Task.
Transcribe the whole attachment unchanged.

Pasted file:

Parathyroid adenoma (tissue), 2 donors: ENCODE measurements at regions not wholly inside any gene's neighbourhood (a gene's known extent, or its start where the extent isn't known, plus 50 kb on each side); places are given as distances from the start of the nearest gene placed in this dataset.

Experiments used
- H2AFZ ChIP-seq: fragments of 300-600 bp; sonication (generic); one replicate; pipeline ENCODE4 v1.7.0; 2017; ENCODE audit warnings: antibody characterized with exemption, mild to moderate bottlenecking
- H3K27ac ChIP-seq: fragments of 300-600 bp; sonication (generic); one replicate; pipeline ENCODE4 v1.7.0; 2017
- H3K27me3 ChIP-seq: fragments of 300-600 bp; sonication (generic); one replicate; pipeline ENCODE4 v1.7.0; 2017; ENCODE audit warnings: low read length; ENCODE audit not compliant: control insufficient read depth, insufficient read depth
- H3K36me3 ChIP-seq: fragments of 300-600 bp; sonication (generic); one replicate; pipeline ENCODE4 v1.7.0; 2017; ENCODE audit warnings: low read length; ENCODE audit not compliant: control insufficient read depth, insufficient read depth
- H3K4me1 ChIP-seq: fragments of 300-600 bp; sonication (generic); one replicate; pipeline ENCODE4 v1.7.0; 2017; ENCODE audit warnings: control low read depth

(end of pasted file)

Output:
Parathyroid adenoma (tissue), 2 donors: ENCODE measurements at regions not wholly inside any gene's neighbourhood (a gene's known extent, or its start where the extent isn't known, plus 50 kb on each side); places are given as distances from the start of the nearest gene placed in this dataset.

Experiments used
- H2AFZ ChIP-seq: fragments of 300-600 bp; sonication (generic); one replicate; pipeline ENCODE4 v1.7.0; 2017; ENCODE audit warnings: antibody characterized with exemption, mild to moderate bottlenecking
- H3K27ac ChIP-seq: fragments of 300-600 bp; sonication (generic); one replicate; pipeline ENCODE4 v1.7.0; 2017
- H3K27me3 ChIP-seq: fragments of 300-600 bp; sonication (generic); one replicate; pipeline ENCODE4 v1.7.0; 2017; ENCODE audit warnings: low read length; ENCODE audit not compliant: control insufficient read depth, insufficient read depth
- H3K36me3 ChIP-seq: fragments of 300-600 bp; sonication (generic); one replicate; pipeline ENCODE4 v1.7.0; 2017; ENCODE audit warnings: low read length; ENCODE audit not compliant: control insufficient read depth, insufficient read depth
- H3K4me1 ChIP-seq: fragments of 300-600 bp; sonication (generic); one replicate; pipeline ENCODE4 v1.7.0; 2017; ENCODE audit warnings: control low read depth